The mission of The Department of Afro-American Research Arts and Culture to identify the global significance of the creative contributions pioneered by an international diaspora of Blackness
The Department of Afro American Research, Arts, and Culture's Archive is a subdivision of DAARAC that digitally preserves Afro American films. On this website, you may browse our archive that consists of film posters, screenshots, and movie synopsis. All information provided here is for research and reference purposes. We do not host full-length films on this website.

Search DAARAC's Archive

Blaxploitation Films (List)

 What is Blaxploitation?

Black American films made for Black audiences in the 1970s are known as Blaxploitation films. These films, often set in urban environments, controversially perpetuated Black Americans on screen. During an interview with Variety Magazine, the term, proclaimed by journalist and one-time NAACP head, Junius Griffin discussed negative depictions in the film "Superfly" (1972). These films put Black audiences in a position on embracing films that may negatively portray Blacks. By the literal expressions, "Black" and "Exploitation" means blacks exploited. Most Black films made could be considered Blaxploitation, but in particular, the term was for Black themed movies during the 1970s or exploitation era.

Not every Black film or film that stars a Black actor is a Blaxploitation film. There are specific characteristics that we consider and certain films that set standards. While "Sweet Sweetback's Baadasssss Song" (1971) is the first Blaxploitation film in the eyes of many, it's not the first of its' kind. Exploitation films, in general, started to surge in the 1960s. Conservative film making in Hollywood took a turn for the more unmentionable movies that would magnify sex, violence, horror, and discrimination. The Civil Rights Era of Black themed films introduced some of these exploitative factors. Early examples of Blaxploitation films:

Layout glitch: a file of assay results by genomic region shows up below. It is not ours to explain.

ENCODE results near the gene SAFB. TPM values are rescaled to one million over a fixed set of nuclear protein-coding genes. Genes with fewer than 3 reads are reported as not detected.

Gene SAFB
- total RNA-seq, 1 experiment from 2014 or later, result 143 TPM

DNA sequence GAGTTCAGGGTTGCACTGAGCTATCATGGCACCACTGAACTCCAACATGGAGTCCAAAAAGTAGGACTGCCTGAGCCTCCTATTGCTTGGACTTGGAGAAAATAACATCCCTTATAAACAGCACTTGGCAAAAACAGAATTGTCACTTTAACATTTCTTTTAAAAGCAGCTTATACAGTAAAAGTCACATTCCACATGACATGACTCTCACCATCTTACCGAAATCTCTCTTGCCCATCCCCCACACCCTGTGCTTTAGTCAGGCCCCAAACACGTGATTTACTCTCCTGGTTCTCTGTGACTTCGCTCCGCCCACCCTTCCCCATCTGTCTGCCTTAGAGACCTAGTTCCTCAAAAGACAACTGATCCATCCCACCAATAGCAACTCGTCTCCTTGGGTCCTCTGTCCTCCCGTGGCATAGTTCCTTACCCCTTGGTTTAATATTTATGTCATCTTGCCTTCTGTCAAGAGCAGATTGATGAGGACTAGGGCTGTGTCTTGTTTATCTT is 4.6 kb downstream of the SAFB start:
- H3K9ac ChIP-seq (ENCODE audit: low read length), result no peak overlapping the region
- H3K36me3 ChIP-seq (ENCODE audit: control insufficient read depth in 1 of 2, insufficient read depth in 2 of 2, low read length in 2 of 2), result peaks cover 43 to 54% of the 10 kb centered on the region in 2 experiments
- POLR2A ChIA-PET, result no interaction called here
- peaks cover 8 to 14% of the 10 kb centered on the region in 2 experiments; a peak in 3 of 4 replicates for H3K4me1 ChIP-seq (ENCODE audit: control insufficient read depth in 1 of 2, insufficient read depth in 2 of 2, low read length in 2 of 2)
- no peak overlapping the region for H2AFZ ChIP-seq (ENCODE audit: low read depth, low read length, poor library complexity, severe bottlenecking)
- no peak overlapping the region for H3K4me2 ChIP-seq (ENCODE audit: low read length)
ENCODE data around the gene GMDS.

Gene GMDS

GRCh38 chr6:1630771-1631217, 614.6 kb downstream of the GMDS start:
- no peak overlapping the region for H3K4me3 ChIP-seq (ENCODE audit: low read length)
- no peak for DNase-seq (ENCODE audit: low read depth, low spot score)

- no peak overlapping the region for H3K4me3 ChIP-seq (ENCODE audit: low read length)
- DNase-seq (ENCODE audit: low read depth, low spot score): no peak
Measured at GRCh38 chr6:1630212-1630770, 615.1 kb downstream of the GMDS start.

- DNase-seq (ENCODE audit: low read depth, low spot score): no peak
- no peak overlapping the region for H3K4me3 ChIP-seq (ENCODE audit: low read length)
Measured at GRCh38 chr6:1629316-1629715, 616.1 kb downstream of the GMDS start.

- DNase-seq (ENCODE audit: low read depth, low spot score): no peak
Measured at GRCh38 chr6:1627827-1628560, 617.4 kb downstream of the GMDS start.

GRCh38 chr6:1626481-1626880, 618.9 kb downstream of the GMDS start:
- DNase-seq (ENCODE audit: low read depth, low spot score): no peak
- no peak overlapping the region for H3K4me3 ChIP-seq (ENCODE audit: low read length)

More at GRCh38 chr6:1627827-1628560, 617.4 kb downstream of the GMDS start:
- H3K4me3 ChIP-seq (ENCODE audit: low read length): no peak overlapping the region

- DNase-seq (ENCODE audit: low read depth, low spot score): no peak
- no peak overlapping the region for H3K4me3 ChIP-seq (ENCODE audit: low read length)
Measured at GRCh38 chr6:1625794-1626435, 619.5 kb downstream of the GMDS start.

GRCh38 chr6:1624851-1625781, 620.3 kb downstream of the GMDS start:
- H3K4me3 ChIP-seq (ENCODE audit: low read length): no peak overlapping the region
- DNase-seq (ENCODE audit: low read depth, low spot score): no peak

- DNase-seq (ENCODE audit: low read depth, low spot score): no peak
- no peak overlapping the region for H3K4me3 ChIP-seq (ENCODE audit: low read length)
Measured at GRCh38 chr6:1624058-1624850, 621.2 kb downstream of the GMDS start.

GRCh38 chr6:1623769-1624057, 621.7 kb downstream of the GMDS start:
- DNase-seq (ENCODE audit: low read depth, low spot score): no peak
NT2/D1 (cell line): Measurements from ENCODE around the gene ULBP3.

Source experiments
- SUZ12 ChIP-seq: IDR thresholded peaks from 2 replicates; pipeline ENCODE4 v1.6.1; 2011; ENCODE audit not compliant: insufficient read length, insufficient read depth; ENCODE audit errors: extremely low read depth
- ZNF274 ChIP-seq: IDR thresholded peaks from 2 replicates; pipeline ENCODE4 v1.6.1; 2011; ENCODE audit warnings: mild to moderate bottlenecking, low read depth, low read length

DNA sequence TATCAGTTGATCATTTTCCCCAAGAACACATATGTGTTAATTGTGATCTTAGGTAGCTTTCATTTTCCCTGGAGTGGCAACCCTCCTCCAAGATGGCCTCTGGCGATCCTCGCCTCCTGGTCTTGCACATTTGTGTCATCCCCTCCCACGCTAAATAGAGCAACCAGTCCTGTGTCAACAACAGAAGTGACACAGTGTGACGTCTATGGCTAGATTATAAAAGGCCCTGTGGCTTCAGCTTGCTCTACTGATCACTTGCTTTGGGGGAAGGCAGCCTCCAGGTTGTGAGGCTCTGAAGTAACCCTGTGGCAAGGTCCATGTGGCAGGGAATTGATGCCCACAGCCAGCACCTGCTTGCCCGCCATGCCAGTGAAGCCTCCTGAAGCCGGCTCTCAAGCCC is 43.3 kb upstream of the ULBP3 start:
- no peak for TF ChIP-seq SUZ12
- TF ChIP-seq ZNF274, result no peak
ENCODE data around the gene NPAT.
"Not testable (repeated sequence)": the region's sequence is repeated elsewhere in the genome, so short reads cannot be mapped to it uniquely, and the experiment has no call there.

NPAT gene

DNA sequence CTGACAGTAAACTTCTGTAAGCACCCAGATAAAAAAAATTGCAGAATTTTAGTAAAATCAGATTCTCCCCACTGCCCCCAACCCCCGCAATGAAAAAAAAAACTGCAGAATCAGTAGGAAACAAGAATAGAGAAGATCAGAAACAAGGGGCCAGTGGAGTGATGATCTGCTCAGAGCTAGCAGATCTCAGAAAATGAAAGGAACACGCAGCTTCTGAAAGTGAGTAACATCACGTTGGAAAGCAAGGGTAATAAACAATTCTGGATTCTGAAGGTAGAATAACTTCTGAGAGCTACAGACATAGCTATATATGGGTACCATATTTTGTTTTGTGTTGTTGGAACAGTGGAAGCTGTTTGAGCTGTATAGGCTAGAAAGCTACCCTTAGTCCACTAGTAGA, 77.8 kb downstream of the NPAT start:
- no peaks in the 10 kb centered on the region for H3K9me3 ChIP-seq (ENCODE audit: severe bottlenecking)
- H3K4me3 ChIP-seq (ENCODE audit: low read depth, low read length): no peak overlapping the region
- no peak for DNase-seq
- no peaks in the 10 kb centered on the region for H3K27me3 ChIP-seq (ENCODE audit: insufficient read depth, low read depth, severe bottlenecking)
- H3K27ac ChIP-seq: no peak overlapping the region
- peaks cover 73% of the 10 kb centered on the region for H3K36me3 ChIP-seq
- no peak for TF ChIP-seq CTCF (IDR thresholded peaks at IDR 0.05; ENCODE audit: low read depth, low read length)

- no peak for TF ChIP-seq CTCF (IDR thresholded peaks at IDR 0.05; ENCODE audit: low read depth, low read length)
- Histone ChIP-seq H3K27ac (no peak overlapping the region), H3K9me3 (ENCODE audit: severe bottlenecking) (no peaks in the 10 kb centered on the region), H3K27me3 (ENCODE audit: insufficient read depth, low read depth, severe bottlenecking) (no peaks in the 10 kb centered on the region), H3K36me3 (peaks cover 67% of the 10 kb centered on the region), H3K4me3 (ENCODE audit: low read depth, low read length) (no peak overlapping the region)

Genres, themes, and marketing are the top three characteristics we consider in defining a film as Blaxploitation. Main styles include crime, action, drama, and comedy. Other popular genres and themes with fewer amount of movies include horror, thriller western, sexploitation, and slavery. There are different genres covered, but these films were not made in excesses, such as biography, history, music, and sports.

The characteristics of Blaxploitation films become a little more subjective to the viewer. Typical Blaxploitation films include an all-Black cast accompanied by a dedicated soundtrack performed by some of the more popular funk and soul artist of the 70s. Movies like The MackLet’s Do it AgainBucktownAcross 110th StreetBlack CaesarFoxy BrownBlack Belt JonesThe Spook Who Sat By The Door, and Shaft are some of the approved Blaxploitation films. These films featured some of the biggest African-American actors in Hollywood. They were highly sought out for their talent and popularity, which helped surge the market in the mid-70s (see graphic below).
Blaxploitation era will be define between 1971 and 1979. Some films between 1970 and 1971 will be considered "early blaxploitation" and some films before 1969 will be considered "pre-blaxploitation." Junius Griffin coined the term in 1972 with "Superfly." Lastly, certain films after 1980 will be considered post-blaxploitation for research purposes.

Subgenres of Blaxploitation films
List of films during the Blaxploitation Era